Non-Linear Discounting and Default Compensation: Valuation of Non-Replicable Value and Damage: When the Social Discount Rate may become Negative
Christian P. Fries
Papers from arXiv.org
In this paper, we introduce a model that adds a non-linearity to discounting: the discounting factor may depend on the notional (i.e., discounted values are no longer linear in the notional). In the first part of the paper, we provide a discounting when discount factors cannot be derived from market products. That is, a risk-neutralising trading strategy cannot be performed. This is the case when one needs a risk-free (default-free) discounting, but default protection on funding providers is not traded. For this case, we derive a default compensation factor that describes the present value of a strategy to compensate for default (like buying default protection would do). In a second part of the paper, we introduce a model where the survival probability, and hence the discount factor, depends on the notional. This model introduces an effect not present in the classical modelling of a time-dependent survival probability. Our model allows that large liquidity requirements are more likely to default instantly than small ones. Combined, the two models build a framework where discounting (and hence valuation) is non-linear: discount factors depend on the amount to be discounted. Our approach builds on top of the classical theory of discounting (which may either be given as market-implied or be derived from a model of utility, consumption and production). In that sense, it is rather a generalisation than an alternative. The modelling approach has specific relevance for climate models, where discounting is an important aspect in assessing the severity of future events. Our model may result in non-decaying discount factors (negative discount rates) for certain scenarios.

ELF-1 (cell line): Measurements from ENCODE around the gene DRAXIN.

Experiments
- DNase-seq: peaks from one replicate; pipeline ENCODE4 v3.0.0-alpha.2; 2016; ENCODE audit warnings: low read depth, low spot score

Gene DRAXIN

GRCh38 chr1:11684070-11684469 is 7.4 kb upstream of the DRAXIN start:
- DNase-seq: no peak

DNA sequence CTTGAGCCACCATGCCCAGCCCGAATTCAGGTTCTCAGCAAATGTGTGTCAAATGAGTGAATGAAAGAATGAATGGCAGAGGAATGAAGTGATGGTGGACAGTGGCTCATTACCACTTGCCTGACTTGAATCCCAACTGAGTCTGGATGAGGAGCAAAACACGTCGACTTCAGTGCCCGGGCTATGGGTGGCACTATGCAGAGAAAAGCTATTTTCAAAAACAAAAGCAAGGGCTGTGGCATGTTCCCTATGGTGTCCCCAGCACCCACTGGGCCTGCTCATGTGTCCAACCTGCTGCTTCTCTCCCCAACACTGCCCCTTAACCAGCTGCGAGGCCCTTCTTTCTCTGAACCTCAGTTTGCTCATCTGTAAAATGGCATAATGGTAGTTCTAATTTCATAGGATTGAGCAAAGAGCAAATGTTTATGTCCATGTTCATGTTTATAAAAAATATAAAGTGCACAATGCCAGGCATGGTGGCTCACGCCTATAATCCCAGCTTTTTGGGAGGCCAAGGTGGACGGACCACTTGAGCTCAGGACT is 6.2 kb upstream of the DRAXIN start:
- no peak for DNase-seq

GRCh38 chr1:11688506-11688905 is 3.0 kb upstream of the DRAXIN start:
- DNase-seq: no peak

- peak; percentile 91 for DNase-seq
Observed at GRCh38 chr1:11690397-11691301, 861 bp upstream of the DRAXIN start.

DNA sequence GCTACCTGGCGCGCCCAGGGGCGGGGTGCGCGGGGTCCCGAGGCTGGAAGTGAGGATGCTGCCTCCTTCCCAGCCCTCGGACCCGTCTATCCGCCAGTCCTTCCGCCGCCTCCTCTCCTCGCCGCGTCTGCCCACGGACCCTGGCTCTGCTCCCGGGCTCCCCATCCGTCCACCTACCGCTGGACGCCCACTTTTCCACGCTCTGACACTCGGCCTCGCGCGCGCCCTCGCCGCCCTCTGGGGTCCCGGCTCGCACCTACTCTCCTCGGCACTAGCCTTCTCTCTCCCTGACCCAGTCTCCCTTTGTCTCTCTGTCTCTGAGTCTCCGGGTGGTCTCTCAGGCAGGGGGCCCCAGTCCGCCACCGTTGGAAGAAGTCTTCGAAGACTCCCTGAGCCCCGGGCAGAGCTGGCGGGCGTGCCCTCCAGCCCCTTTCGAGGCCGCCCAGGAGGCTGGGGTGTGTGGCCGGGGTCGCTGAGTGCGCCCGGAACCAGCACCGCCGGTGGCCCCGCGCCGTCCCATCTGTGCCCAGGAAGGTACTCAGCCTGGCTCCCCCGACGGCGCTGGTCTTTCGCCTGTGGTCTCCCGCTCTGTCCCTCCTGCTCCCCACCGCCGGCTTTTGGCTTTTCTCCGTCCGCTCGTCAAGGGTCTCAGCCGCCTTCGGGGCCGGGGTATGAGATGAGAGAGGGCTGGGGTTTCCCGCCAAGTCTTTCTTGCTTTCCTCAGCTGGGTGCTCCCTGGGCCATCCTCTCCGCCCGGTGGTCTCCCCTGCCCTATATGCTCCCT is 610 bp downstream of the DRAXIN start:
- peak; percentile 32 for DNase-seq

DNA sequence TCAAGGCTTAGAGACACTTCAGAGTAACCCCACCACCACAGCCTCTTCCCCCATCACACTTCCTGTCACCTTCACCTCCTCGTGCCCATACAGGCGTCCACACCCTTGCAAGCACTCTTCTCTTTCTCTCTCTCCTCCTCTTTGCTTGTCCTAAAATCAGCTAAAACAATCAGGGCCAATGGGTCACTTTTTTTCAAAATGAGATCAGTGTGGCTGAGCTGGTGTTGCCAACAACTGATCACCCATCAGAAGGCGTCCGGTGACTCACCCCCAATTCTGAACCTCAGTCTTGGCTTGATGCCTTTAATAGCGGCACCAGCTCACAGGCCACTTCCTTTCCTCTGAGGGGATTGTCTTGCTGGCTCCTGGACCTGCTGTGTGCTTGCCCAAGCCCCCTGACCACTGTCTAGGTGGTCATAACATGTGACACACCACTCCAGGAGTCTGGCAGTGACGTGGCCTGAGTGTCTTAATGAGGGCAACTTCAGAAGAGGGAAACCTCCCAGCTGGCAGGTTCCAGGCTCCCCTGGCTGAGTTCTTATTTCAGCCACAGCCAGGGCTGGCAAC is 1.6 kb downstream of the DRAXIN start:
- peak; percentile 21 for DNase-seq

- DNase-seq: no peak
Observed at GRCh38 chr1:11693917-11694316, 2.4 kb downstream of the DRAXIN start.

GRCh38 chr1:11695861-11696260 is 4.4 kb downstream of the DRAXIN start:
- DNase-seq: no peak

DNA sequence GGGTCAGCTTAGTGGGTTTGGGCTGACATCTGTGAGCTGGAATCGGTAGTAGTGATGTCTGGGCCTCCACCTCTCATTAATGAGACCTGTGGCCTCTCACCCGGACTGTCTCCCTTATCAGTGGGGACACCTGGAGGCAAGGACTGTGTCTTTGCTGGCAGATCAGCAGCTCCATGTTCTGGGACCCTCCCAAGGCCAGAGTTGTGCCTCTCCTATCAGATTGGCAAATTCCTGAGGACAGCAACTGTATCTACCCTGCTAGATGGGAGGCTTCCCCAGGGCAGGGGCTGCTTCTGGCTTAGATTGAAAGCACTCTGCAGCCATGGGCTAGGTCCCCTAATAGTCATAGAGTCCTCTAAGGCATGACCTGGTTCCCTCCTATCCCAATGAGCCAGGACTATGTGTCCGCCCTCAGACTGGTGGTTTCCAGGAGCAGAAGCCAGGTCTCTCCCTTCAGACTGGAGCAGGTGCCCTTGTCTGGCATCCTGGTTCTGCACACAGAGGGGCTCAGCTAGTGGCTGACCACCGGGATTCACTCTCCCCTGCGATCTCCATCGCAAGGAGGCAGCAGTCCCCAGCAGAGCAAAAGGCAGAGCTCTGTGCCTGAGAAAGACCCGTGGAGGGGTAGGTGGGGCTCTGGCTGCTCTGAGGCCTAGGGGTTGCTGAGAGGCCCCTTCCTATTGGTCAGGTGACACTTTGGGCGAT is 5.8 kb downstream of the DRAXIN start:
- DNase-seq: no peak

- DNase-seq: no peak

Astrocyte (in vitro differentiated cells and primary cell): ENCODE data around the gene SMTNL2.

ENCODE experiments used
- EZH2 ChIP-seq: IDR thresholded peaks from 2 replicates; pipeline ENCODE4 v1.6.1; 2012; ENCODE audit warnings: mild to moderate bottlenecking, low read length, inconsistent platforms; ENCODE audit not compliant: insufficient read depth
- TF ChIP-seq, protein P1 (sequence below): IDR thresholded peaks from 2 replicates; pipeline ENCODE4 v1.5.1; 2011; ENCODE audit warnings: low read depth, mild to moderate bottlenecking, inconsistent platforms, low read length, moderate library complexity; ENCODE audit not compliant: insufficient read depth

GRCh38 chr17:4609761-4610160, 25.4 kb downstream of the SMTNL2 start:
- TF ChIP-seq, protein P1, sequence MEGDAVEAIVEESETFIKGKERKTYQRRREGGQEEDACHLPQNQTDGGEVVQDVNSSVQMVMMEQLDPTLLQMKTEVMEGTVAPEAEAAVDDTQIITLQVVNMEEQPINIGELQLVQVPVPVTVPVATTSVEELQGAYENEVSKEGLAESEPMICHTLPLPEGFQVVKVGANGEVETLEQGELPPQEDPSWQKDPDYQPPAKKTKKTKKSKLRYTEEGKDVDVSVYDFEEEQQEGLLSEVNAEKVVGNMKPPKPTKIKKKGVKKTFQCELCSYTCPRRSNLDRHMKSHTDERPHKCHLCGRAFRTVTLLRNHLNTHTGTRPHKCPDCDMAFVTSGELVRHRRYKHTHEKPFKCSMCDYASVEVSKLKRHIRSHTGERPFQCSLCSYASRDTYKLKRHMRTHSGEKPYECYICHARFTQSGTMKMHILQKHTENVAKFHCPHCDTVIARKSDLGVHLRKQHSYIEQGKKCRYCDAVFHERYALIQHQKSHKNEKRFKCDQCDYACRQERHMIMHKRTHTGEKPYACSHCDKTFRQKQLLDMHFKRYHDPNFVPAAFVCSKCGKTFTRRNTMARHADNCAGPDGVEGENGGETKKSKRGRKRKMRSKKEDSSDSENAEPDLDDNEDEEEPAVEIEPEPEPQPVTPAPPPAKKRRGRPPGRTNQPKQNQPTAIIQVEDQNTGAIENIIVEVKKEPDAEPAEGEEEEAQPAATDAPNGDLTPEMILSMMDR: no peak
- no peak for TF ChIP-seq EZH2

Date: 2020-07, Revised 2021-10
New Economics Papers: this item is included in nep-ppm and nep-rmg
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